After trying on a number of bras in various styles and by different designers, I selected two. I thought they seemed too tight at the time, but she said they would stretch and that I just hadn’t been used to wearing that size. When I got home, I wore each for about twenty minutes, and realized that they were indeed too tight—uncomfortably so, and to the point that I would not be able to wear them all day like I knew I would need to. Though the two I bought would not be my new greatest bras, or even in my drawer among the ill-fitting collection I had amassed over the years, I did learn more about my body, bras and bra sizes in general, and that I would just have to keep trying if I wanted to move into the small percentage of women who wear the correct bra size.


29) Do a Random Act of Kindness

When I created the goal of spending a night alone in the wilderness, I knew I would be able to plan for it, and I knew it would be obvious when I had accomplished it. I only had to work up the courage to execute it, and maybe learn how to build a fire beforehand. (I did not do the latter, but fortunately I figured out the technique when I was out there—or at least lucked into getting a blaze going).

Likewise, going one month without Facebook, serving at a food kitchen, and driving to Mexico were all easily-definable goals, and I could specifically ascertain when each had been achieved.

How, though, could I make it a goal to do something random? By making it a goal—at least the way I make goals, which is to devise a plan to properly execute and achieve them—doesn’t that remove the element of randomness? Furthermore, I (now) believe doing a random act of kindness shouldn’t even be a goal on a list as much as it should simply be a common thing people do in their daily lives.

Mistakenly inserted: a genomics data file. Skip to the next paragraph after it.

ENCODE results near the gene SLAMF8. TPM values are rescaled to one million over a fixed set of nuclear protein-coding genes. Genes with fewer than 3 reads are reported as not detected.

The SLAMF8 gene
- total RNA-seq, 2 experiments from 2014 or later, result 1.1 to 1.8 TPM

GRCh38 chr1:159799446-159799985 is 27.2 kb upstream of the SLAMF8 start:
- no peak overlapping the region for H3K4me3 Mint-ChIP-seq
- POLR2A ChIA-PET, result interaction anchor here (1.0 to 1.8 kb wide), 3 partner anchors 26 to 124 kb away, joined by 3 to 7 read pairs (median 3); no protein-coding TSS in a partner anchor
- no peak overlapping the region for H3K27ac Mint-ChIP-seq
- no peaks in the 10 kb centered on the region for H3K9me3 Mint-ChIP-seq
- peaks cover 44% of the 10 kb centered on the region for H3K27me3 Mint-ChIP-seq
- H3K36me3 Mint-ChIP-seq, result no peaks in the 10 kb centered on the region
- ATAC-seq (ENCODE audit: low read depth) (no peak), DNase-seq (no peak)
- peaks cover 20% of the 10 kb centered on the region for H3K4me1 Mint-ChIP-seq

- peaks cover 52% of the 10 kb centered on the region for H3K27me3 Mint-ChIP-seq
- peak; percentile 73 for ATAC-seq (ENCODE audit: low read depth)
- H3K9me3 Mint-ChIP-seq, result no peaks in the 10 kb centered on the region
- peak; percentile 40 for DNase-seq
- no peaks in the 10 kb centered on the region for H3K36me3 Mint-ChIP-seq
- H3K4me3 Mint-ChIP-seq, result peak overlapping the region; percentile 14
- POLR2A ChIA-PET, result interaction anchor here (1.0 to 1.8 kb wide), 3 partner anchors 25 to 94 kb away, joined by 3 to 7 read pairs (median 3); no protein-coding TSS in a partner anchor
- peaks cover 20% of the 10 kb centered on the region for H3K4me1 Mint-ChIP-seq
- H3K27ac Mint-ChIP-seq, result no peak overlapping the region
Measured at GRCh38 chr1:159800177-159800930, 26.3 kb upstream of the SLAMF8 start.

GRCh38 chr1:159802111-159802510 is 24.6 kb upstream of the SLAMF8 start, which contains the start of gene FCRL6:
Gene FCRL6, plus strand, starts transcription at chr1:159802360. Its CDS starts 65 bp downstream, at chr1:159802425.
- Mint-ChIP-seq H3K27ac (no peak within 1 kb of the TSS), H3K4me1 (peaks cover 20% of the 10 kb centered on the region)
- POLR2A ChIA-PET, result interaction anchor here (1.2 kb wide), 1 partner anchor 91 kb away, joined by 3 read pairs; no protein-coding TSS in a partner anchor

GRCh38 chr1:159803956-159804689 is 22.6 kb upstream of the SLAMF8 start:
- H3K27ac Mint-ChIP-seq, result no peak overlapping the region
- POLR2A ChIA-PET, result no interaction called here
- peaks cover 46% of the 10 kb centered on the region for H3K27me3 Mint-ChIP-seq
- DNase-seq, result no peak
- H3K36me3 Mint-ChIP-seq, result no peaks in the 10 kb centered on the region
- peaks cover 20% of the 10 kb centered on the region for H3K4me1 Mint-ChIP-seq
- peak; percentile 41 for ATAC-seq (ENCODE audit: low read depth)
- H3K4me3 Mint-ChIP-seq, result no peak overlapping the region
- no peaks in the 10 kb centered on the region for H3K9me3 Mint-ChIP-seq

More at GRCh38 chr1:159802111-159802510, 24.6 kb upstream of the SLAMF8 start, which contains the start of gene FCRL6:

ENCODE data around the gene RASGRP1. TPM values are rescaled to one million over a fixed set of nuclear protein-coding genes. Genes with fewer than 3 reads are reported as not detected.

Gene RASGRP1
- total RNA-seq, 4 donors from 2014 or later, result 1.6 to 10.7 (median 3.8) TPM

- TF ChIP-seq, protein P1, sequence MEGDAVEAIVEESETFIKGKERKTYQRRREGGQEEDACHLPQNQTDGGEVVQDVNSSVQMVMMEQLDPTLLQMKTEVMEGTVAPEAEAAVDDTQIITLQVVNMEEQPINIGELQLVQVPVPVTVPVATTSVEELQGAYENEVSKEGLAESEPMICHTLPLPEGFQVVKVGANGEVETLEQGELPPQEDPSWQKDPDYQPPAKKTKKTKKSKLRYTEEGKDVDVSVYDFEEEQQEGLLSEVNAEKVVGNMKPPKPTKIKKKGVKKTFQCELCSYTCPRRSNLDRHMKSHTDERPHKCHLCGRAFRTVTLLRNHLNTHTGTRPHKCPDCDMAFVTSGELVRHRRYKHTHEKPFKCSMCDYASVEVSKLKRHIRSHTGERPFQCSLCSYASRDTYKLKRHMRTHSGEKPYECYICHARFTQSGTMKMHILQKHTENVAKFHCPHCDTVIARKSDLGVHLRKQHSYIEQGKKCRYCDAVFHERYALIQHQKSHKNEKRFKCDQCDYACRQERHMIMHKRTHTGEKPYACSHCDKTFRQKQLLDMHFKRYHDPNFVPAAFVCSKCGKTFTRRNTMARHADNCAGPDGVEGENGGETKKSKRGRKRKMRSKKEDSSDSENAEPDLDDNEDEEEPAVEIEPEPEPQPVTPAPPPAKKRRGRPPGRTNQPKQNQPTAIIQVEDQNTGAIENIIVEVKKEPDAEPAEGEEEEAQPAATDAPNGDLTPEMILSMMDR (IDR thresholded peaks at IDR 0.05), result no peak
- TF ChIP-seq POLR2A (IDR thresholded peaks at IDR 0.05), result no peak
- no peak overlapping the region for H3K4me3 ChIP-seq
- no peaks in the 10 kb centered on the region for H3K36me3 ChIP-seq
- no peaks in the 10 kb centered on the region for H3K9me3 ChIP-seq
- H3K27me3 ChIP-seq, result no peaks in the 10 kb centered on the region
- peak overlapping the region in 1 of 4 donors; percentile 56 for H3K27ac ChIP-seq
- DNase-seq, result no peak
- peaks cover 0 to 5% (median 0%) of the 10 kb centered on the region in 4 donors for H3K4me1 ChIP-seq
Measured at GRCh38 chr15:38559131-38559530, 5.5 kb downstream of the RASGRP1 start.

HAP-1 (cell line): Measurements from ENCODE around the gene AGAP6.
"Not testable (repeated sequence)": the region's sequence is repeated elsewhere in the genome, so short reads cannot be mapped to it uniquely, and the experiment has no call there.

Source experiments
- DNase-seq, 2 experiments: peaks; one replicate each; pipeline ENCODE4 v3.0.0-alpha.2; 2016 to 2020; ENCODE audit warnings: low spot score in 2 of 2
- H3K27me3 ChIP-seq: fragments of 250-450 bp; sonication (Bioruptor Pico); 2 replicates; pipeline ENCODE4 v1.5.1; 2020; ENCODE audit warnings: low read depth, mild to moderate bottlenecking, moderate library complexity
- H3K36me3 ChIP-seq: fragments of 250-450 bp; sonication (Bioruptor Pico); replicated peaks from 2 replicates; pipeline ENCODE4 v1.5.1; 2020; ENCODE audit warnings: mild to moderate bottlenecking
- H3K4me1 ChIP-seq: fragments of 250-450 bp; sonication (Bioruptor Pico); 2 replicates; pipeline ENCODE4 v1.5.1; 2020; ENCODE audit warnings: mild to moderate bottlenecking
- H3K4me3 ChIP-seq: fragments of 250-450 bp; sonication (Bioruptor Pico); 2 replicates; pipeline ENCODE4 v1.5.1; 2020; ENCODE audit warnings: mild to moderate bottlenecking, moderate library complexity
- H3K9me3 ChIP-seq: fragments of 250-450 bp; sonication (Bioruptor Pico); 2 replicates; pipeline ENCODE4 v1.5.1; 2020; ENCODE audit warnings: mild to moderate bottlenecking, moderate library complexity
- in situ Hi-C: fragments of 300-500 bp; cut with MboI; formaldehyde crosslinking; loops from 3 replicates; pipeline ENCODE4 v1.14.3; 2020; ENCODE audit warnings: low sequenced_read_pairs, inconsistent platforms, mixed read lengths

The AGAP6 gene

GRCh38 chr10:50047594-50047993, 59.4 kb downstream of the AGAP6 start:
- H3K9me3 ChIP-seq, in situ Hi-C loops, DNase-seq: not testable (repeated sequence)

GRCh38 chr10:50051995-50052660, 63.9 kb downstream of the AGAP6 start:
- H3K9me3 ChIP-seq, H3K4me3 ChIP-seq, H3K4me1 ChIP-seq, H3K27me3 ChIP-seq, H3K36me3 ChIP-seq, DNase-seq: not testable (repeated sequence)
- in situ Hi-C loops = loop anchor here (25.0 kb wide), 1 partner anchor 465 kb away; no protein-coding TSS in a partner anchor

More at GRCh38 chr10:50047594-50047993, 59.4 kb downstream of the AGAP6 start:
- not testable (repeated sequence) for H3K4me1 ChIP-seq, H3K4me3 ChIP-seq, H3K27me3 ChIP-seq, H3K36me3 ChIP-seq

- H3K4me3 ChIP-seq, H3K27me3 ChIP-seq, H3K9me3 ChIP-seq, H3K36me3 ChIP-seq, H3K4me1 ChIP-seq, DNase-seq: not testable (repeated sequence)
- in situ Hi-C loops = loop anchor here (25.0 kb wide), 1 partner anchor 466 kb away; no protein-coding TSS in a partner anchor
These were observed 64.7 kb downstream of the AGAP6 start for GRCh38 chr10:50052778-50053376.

And yet, I had made it a goal. I obviously felt I had been lacking in doing kind things on a whim, which, in my opinion, does not include tasks I believe should be automatic like holding doors open for others. I had to clearly make it a goal to do something I should have been doing for years. I have learned a great deal since I started this project nearly a year ago, evidenced in part in the letter I wrote to my future self, and doing nice things just to be nice was one of them. Though I may be somewhat dismayed that it took me nearly thirty years to figure it out, to use a trite saying: better late than never.

My random act of kindness itself is hardly worth mentioning, as my intentions for creating the goal were not so I could then relate what generosity and kindness I bestowed on an unsuspecting person, but I will say that I accomplished it. And I was surprised when it occurred, which I suppose is exactly what I was going for. I hope to perform many more random acts of kindness in the coming years, and months, and days, and continue to be pleasantly surprised by achieving things for which I did not plan.

*For those curious readers, I will divulge that the act involved pro bono freelance work.

22) One Month without Saying a Negative Thing About Anyone

If I learned one thing from watching Bambi, it’s that Walt Disney and company were quite content with teaching little kids the awful truth that sometimes you can lose your mother unexpectedly and at a very young age. If there are two things I learned from that much-beloved childhood film, the second is, “If you can’t say somethin’ nice, don’t say nuthin’ at all.” For those who may have forgotten, this is said by the little rabbit Thumper, who, after announcing that Bambi doesn’t walk very well, is reminded by his mother of his father’s advice to be nice.

Though I’m not sure I need to be reminded too often of the first lesson, I definitely could and should heed Thumper’s father’s advice much more frequently than I do. I don’t consider myself negative, whiny or gossipy, but throughout my nearly thirty years I have spewed more negativity than I’d like to admit.